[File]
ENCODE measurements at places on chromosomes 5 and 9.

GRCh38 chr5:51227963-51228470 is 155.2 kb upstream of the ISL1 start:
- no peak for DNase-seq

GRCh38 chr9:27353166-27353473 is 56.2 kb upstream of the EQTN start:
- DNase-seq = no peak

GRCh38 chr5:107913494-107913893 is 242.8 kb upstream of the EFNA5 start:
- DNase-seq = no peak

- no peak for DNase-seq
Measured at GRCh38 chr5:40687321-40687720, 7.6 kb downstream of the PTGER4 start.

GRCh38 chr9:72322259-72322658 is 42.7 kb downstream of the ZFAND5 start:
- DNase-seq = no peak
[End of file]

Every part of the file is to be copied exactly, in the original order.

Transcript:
ENCODE measurements at places on chromosomes 5 and 9.

GRCh38 chr5:51227963-51228470 is 155.2 kb upstream of the ISL1 start:
- no peak for DNase-seq

GRCh38 chr9:27353166-27353473 is 56.2 kb upstream of the EQTN start:
- DNase-seq = no peak

GRCh38 chr5:107913494-107913893 is 242.8 kb upstream of the EFNA5 start:
- DNase-seq = no peak

- no peak for DNase-seq
Measured at GRCh38 chr5:40687321-40687720, 7.6 kb downstream of the PTGER4 start.

GRCh38 chr9:72322259-72322658 is 42.7 kb downstream of the ZFAND5 start:
- DNase-seq = no peak